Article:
The Taxman Cometh – Soon – Andrew Parkes
We have mentioned previously (see our January 2022 Newsletter) that the UK will seek to tax any income from a trade carried on in the UK by a non-resident, but that this is blunted where there is a Double Taxation Agreement (DTA) between the UK and the country of residence of the trader. Where there is a DTA, usually (and I’ll come back to that in a minute) the UK is only able to tax the nonresident on income earned through a permanent establishment (PE) or, if an employee, on wages from a UK employer.
However, where there is a DTA, or a one-sided DTA such as that with the BVI, which generally protects the UK’s right to tax, any trade income from the UK, or employment income in respect of duties carried out in the UK, are strictly taxable here.
Consider the following example: two traders come to the UK to sell their goods at one of the UK’s Christmas Markets. They will be here for 6 weeks. Paul is from Monaco and Jean is from France. As there is no DTA with Monaco, all of Paul’s profits are liable to UK taxation, while as Jean is in the UK for too short a time to create a PE (probably, but that is for another newsletter) his profits are not taxable.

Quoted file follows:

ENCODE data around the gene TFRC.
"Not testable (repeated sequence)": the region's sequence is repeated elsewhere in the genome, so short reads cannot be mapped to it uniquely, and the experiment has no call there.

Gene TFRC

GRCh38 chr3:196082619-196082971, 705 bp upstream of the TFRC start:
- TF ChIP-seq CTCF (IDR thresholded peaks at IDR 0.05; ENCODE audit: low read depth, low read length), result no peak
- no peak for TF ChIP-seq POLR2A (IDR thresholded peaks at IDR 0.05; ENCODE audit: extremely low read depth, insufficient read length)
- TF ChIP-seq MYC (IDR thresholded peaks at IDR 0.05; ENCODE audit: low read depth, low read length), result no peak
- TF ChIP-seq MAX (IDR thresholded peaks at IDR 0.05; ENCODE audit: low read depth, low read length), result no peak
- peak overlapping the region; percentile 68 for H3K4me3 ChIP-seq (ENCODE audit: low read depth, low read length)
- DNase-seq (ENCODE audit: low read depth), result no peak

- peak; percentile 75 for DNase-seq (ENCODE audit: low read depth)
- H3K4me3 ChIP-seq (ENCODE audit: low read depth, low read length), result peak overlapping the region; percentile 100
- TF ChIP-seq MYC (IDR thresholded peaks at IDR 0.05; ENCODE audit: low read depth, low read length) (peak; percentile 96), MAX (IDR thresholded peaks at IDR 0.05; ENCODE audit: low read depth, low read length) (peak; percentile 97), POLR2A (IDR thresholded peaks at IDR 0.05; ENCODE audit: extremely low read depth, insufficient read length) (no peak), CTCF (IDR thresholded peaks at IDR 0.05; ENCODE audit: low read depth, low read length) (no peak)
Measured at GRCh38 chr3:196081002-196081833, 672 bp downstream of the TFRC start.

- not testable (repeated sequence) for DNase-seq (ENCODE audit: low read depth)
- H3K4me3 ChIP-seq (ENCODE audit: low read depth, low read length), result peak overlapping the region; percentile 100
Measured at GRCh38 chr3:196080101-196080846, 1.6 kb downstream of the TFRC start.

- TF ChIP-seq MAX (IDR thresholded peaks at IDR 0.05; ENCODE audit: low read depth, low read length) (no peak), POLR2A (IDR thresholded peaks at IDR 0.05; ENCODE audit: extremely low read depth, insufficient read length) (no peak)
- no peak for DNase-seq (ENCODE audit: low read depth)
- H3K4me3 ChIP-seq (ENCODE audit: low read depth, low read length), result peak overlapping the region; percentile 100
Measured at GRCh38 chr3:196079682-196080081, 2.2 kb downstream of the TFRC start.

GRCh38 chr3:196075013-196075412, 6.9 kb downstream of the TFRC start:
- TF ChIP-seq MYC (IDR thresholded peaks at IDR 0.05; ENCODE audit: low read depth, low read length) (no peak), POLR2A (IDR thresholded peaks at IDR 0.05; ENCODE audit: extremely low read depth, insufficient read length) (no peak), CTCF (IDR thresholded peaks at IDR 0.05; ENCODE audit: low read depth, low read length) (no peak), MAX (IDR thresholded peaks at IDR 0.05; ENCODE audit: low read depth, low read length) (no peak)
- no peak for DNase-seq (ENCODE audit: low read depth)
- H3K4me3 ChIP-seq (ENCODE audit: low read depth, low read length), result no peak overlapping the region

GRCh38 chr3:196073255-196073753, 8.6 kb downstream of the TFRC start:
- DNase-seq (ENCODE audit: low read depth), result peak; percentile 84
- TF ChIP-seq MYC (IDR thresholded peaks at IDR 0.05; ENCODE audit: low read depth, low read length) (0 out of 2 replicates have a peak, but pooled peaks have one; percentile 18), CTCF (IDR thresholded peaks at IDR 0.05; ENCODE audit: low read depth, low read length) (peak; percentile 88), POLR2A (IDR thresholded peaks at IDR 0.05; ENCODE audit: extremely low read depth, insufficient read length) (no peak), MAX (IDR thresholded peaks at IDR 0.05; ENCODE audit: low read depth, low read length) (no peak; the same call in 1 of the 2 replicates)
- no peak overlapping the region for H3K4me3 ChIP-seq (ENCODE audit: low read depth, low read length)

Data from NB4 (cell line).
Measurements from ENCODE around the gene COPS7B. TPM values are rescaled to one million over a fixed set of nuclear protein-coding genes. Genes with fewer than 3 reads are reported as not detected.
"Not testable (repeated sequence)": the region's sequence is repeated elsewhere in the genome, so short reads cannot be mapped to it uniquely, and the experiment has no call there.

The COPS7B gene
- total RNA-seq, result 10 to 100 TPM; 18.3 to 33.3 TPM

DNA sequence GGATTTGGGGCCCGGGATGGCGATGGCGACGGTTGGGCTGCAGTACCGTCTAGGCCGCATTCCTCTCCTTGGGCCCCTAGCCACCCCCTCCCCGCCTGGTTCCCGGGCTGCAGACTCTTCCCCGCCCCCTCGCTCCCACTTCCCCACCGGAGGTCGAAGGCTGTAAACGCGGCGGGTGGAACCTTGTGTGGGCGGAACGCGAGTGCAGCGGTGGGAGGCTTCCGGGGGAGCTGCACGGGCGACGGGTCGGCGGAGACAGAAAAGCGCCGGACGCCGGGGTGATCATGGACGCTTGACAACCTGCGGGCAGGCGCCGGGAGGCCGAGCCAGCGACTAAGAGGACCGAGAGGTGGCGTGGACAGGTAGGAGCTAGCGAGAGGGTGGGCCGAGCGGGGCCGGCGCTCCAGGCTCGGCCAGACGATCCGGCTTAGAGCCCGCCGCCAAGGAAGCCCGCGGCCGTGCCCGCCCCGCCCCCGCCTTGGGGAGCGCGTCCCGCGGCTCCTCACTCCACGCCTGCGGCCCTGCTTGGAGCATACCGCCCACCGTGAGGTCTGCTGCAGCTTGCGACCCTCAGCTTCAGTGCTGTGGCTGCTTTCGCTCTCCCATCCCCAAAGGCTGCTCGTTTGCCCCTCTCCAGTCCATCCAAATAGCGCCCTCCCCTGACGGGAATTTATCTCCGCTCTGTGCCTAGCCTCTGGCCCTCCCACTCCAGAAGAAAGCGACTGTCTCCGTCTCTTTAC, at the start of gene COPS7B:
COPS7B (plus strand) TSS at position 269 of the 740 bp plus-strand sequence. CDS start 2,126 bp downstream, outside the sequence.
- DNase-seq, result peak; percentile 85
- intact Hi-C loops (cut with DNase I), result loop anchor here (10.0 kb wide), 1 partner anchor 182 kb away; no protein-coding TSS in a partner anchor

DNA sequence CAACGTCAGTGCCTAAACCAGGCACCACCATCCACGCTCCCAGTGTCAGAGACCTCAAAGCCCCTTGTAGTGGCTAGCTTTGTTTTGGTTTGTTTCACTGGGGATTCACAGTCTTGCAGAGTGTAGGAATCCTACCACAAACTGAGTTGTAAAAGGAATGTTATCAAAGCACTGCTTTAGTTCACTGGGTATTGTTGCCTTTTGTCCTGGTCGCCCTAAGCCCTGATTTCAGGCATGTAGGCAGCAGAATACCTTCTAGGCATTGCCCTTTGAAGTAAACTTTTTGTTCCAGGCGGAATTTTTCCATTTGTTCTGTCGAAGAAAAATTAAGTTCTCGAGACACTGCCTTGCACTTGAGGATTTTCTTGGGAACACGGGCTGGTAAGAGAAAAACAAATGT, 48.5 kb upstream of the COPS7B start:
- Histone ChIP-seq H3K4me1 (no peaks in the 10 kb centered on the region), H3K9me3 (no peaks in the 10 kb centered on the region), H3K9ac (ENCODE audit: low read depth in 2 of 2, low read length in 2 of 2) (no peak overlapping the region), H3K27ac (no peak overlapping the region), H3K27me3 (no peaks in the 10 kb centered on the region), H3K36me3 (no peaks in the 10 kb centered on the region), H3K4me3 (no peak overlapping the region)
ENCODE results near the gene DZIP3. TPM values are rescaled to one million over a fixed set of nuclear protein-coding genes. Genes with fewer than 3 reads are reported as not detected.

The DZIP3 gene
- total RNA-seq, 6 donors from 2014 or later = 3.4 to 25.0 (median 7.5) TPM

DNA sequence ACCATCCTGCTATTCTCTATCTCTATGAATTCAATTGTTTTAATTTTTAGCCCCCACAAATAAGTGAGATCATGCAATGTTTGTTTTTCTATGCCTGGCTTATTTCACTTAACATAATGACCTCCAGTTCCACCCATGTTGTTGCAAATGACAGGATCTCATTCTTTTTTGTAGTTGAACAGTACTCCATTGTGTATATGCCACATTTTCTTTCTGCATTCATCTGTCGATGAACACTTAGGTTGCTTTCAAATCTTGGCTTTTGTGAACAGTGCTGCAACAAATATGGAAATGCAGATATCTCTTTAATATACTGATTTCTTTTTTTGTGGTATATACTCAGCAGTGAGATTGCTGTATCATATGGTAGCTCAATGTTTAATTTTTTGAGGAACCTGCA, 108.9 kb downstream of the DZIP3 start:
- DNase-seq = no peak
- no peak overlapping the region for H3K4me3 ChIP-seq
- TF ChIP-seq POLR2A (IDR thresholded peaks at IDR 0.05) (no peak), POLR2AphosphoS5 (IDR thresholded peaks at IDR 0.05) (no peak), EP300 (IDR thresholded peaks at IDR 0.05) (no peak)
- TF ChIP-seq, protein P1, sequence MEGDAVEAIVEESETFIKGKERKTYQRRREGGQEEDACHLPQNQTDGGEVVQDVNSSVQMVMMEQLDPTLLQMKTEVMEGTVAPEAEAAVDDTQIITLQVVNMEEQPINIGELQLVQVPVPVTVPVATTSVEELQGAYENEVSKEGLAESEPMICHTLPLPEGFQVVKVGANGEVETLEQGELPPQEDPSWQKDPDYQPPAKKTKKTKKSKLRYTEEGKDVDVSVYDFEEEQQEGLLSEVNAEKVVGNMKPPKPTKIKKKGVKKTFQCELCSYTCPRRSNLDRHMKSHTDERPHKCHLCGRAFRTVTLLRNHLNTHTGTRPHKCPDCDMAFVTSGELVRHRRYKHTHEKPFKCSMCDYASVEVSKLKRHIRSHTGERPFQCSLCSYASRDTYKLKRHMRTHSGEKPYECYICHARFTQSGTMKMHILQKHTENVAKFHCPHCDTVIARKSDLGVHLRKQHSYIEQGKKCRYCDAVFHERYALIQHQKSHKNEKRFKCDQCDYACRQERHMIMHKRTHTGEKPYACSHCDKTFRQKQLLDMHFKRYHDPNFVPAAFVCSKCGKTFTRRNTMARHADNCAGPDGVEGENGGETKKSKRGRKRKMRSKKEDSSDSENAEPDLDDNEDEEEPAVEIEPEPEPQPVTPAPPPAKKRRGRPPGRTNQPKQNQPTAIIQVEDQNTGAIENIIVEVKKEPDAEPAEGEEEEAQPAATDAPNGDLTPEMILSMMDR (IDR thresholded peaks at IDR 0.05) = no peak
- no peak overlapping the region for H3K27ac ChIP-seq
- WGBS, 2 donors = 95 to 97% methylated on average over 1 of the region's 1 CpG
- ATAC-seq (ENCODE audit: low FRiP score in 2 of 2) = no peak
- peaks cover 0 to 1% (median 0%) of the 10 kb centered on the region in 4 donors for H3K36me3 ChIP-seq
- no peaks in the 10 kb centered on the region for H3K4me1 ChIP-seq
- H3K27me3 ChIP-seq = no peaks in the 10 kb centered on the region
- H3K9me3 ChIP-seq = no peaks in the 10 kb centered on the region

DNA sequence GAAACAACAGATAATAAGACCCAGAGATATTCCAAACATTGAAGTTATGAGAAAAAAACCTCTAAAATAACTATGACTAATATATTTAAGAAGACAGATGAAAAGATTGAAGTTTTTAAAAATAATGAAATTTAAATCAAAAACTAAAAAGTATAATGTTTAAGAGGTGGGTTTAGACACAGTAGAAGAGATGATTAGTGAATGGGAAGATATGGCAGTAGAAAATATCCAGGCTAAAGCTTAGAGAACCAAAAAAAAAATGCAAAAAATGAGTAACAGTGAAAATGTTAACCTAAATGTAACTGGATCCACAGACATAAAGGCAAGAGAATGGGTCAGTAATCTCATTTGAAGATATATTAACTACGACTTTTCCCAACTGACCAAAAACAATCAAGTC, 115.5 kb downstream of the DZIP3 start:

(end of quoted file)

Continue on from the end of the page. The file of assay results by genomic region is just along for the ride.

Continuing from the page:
Or consider a more extreme example: Rob works for a corporate service provider in the BVI. One of his clients asks him to fly to London for a meeting, which he does, and due to the times, he can fly into London in the morning, have the meeting and fly home again the same day. Here, the profit of his employer relating to the meeting is taxable in the UK as business income and Rob’s earnings in respect of his visit to London are liable to UK tax too.
Up to now, HMRC has not sought to tax people in these situations as they did not have the information or the capacity to do so. However, as the data they collect gets better, and their ability to manipulate it goes from strength to strength, people can no longer rely on HMRC effectively turning a blind eye. This is sort of the situation with non-residents and capital gains on UK property: for years HMRC was not able to collect the tax on such gains even if they were able to find out who owned the property, therefore they didn’t try. However, once they were able to reliably find, tax and collect from the non-resident owners, they soon brought in the tax charge. In Rob’s case, HMRC already has the legislation, and could impose penalties too were they minded (and subject to the facts and circumstances).
If you work in the UK either as a business or an employee and are based in a country with which the UK does not have a DTA or, as with the BVI, is one sided, we recommend you review your working practices and consider any historic UK liability. We can assist with disclosures to HMRC and restructuring to streamline any future reporting requirements and liabilities.
Photo by Marcin Nowak on Unsplash.